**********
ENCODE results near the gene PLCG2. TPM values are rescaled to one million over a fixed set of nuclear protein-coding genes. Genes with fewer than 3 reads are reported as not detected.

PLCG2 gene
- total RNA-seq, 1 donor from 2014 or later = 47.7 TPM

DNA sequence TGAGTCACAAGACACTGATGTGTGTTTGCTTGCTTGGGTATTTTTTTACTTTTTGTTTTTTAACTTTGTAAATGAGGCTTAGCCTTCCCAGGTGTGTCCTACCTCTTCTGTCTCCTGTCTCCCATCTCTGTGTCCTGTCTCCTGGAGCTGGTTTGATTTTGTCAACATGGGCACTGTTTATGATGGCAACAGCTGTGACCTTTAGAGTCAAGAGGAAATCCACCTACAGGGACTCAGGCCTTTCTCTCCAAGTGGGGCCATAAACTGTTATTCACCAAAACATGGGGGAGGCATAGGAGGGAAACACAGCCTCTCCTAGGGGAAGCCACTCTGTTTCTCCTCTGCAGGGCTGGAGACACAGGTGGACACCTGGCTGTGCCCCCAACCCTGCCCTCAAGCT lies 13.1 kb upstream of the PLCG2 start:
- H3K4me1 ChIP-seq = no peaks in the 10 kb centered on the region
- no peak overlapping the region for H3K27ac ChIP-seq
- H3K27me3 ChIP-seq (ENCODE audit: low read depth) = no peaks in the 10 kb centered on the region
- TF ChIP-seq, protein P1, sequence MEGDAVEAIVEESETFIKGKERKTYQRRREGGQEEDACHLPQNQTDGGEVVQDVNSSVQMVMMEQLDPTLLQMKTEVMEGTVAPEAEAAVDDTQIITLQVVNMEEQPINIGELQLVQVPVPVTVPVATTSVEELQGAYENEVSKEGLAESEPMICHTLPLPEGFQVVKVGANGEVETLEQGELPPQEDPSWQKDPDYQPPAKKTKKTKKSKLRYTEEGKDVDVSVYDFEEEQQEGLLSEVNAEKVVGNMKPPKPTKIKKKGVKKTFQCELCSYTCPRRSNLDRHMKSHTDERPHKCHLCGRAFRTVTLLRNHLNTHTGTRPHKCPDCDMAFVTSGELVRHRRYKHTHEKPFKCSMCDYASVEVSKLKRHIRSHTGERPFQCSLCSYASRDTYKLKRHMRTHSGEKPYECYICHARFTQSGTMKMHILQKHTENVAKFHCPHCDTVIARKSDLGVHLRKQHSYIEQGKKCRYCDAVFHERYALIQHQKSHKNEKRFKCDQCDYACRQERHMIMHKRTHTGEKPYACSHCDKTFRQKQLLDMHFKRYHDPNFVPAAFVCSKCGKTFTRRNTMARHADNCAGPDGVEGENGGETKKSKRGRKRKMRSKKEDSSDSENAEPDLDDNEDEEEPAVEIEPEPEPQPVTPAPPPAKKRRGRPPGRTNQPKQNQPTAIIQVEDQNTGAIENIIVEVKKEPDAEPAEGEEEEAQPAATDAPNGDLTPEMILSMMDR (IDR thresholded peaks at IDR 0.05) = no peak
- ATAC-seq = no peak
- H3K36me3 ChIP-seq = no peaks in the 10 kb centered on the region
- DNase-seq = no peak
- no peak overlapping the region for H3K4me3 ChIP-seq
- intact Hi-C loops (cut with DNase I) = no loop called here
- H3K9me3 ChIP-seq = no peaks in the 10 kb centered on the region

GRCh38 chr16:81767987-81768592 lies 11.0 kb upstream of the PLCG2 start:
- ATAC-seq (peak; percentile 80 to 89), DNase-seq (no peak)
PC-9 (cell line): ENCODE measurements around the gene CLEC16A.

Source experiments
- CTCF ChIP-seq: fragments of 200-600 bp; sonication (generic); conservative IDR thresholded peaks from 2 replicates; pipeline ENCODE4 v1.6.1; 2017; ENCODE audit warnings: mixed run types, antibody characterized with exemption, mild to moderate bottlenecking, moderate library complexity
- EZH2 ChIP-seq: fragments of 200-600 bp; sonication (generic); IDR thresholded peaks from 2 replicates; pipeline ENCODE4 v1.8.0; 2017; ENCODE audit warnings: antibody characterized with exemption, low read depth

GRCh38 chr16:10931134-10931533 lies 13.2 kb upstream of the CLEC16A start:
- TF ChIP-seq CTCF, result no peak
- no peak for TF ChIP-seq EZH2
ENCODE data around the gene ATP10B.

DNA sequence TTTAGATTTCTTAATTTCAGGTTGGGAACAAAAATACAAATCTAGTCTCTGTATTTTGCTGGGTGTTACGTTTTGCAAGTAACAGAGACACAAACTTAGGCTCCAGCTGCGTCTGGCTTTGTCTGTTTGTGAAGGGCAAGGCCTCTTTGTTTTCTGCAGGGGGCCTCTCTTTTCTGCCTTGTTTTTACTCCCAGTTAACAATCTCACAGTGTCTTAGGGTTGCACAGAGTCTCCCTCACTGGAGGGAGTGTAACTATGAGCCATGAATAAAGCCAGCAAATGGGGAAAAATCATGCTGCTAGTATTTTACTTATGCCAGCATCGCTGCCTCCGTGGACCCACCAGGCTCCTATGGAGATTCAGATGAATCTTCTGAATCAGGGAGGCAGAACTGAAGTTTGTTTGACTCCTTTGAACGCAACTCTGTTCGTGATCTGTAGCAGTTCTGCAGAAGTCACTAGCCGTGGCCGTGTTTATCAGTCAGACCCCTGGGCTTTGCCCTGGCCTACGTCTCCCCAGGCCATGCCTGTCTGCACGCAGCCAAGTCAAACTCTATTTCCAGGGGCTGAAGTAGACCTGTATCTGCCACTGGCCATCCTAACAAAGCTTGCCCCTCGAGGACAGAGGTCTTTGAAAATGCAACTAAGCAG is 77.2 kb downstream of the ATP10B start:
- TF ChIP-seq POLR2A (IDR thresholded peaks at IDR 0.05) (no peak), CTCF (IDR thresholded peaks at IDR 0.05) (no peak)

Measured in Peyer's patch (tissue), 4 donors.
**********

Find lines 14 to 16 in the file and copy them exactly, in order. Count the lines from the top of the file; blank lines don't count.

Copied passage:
- H3K9me3 ChIP-seq = no peaks in the 10 kb centered on the region

GRCh38 chr16:81767987-81768592 lies 11.0 kb upstream of the PLCG2 start:
- ATAC-seq (peak; percentile 80 to 89), DNase-seq (no peak)